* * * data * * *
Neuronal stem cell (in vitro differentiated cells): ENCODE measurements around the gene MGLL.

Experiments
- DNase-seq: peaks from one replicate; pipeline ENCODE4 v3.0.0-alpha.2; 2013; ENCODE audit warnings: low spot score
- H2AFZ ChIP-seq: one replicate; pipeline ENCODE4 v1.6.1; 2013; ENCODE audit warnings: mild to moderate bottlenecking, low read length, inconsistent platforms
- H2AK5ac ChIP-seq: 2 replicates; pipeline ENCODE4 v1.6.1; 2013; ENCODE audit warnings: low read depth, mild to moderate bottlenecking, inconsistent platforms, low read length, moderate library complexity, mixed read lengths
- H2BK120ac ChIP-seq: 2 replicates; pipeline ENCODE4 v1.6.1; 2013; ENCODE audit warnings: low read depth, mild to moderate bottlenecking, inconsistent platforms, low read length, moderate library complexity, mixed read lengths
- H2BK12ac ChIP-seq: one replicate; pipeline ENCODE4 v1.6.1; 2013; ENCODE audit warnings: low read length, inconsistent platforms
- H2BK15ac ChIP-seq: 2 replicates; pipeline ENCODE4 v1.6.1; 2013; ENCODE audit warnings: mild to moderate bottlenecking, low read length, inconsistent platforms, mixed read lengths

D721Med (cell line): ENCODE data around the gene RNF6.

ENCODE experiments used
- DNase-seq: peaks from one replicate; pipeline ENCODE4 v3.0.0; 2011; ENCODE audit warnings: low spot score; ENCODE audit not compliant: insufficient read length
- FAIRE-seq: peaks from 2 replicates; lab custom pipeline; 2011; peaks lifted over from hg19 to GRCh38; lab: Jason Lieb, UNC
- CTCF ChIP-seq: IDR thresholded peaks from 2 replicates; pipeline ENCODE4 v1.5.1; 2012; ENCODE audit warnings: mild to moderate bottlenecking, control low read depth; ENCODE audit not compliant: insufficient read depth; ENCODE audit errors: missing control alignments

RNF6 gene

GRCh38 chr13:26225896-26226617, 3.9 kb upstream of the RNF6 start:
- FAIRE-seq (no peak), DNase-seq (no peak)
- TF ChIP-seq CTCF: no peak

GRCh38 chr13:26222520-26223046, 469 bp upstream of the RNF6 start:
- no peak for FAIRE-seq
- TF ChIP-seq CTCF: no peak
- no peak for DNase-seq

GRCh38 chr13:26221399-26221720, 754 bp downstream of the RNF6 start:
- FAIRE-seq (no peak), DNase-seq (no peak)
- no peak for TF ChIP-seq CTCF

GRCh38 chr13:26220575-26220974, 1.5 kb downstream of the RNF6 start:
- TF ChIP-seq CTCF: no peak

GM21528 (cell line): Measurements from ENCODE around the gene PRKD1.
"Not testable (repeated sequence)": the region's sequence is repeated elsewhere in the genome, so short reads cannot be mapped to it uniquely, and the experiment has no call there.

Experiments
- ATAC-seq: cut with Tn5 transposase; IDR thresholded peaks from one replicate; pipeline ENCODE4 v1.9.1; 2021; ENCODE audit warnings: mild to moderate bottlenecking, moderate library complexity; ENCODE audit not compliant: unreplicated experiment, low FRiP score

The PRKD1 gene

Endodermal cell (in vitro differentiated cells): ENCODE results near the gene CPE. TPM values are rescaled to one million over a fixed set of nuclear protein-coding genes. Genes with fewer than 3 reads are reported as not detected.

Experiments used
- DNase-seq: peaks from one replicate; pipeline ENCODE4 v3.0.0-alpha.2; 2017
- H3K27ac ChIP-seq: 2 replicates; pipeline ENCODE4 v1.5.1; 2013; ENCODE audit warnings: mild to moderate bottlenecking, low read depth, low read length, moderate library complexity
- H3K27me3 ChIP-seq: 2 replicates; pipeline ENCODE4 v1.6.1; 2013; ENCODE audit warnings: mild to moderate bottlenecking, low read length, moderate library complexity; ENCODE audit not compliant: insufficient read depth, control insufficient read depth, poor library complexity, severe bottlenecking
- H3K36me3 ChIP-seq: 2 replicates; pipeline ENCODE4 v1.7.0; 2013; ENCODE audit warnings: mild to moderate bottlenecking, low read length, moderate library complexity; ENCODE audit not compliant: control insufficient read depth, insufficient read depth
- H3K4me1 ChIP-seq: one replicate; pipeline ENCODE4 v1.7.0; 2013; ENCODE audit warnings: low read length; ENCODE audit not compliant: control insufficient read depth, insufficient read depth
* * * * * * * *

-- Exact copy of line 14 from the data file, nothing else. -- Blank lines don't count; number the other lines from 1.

RNF6 gene